Gang Related: What Antifa and Juggalos Have in Common in this Strange New World

“How can I lay back and chill?
With so many down on their knees”
-ICP, Crossing Thy Bridge

On the surface, Oklahoma City, OK seemed like an odd choice to host something as reportedly chaotic as the 18th annual Gathering of the Juggalos, a “family reunion” of sorts for Juggalos, fans of Insane Clown Posse. A city smack in The Bible Belt, it felt like a strange, overly wholesome place for a 4-day festival that the media and the public alike are quick to label a Faygo-flavored “gang rally”.

Well, “wholesome” for conservative definitions of such, anyway — let’s not forget that Oklahoma City is also where Daniel Holtzclaw, the rapist of multiple Black women, was a cop. And Oklahoma City was judged the #2 most conservative city by The Economist in 2014 based off of this study, after all. The Oklahoma House and Senate have been controlled by Republicans since 2012. The Oklahoma County Jail is under investigation because inmates just seem to keep dying under their watch, somehow — yet it’s still easier to get mentally ill people into jail than into treatment. Oklahoma is a state where “prosecutorial discretion” means that prosecutors have close to unchecked power to pick and choose whether to bring criminal charges against people who are arrested, what crimes to charge them with, and thus, how severely they’re punished.

Being a queer woman from Oakland, CA, the #4 most liberal city on the aforementioned Economist list (only because I can’t afford #1, San Francisco), I was fully prepared to have The Bible Belt used to beat me out of town. To be fair, the locals weren’t my only concern- I packed my clothes with the understanding that any of all of them could be stolen, stained, or destroyed on my adventure. Having read the accounts of Juggalos gone wild, I was also prepared to have to defend myself against catcalling, physical assault, full 2 liters thrown at my face, and possibly feces (thinking of Juggalo-victim-turned-Nazi Tila Tequila, here).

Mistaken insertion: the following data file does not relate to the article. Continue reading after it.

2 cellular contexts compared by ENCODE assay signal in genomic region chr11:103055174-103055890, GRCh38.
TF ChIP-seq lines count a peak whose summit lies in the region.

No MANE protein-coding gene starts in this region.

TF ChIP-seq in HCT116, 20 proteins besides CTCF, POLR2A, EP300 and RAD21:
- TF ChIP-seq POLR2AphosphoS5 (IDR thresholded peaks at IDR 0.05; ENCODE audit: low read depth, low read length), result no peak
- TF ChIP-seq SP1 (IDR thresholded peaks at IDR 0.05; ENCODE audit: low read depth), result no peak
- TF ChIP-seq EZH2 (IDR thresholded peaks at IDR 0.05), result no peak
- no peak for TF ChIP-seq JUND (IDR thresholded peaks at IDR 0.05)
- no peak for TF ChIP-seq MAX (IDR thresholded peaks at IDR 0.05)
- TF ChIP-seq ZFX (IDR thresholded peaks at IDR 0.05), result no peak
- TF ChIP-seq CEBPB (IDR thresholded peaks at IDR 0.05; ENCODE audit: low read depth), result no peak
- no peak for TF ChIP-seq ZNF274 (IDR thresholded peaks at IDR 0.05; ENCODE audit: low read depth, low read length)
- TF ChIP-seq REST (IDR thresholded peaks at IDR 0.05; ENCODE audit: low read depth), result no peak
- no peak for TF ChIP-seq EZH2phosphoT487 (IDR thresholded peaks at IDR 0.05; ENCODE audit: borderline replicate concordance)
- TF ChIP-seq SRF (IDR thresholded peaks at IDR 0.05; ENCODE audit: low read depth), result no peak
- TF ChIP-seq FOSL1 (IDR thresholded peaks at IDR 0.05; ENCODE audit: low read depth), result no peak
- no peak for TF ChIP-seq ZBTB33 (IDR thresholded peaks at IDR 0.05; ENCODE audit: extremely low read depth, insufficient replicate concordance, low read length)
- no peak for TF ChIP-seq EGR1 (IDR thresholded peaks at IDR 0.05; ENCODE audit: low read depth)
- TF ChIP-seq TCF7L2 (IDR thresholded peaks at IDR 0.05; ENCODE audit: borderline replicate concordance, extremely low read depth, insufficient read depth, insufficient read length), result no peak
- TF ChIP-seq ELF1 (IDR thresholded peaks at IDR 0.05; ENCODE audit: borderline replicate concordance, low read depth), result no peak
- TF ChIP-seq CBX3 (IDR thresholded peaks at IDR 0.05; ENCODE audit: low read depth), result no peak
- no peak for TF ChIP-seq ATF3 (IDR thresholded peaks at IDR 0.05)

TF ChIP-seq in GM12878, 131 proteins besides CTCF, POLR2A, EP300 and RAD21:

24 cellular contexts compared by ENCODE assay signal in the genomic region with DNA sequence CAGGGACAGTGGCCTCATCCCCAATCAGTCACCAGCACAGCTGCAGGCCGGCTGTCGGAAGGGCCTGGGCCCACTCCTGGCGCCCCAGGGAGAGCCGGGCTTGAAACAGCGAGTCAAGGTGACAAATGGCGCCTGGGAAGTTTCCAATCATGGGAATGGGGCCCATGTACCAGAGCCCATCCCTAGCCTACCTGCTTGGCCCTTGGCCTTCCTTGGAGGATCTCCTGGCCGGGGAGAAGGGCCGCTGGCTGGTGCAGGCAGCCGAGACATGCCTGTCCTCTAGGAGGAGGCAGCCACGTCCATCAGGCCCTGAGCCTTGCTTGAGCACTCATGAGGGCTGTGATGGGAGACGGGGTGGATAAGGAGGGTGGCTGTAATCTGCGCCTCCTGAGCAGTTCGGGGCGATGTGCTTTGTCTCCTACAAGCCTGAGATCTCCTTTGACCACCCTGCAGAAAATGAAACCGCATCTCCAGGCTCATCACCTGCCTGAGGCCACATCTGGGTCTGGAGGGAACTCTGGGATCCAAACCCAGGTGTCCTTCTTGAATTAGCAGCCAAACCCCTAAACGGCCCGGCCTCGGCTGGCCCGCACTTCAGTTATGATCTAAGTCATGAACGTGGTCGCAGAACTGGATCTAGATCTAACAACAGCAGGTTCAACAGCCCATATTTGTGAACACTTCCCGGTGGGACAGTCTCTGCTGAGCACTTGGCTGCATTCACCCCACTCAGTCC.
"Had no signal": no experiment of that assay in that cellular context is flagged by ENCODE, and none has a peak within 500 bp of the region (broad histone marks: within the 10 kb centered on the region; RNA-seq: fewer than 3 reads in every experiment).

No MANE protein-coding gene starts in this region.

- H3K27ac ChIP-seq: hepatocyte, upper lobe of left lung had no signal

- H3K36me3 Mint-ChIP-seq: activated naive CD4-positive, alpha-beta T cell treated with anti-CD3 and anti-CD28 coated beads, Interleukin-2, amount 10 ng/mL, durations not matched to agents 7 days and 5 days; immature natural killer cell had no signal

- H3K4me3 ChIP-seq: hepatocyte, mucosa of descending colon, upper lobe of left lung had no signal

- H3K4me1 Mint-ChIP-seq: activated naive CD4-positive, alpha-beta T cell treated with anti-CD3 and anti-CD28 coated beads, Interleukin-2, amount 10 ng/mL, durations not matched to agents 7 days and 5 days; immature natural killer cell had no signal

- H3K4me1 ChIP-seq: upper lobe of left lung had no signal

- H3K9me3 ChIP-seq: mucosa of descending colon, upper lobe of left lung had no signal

Turns out the only thing I really had to protect myself against was the unbearable heat — both from the sun, and the out of control police presence due to Juggalos being called a gang. I mean, the National Gang Intelligence Center says in their documentation from 2011, “Due to this lack of structure and absence of leadership, most crimes are not committed on behalf of the group; rather they are more sporadic and individualistic in nature.”

That’s… strange behavior for a so-called gang, but ok.

While researching for this piece and the accompanying piece for VICE, I also uncovered a police blog offering up “3 things cops need to know about Juggalos”. The blog is fascinating — it describes one cop’s impression of who Juggalos are (from his description, they’re aggressive leftists parallel to PETA… apparently they did not listen to ICP’s descriptive song “What Is a Juggalo” to inform them, which is probably just as well). It also explains the Juggalo “recruitment strategy” as adolescents with histories of trauma and potentially mental illness being attracted to ICP’s music and the Dark Carnival.

That seems like a really ineffective way to recruit people into an army, but hey, I’m not the professional.

I’ll admit, I wanted to go to Gathering of the Juggalos in part because I knew they were marching on DC in September and, as an activist with some experience, I was pretty worried that Juggalos weren’t going to take protesting seriously. They seem, at least online, like they enjoy being edgelords “rustling jimmies” more than they actually go out to protests and stand up for stuff.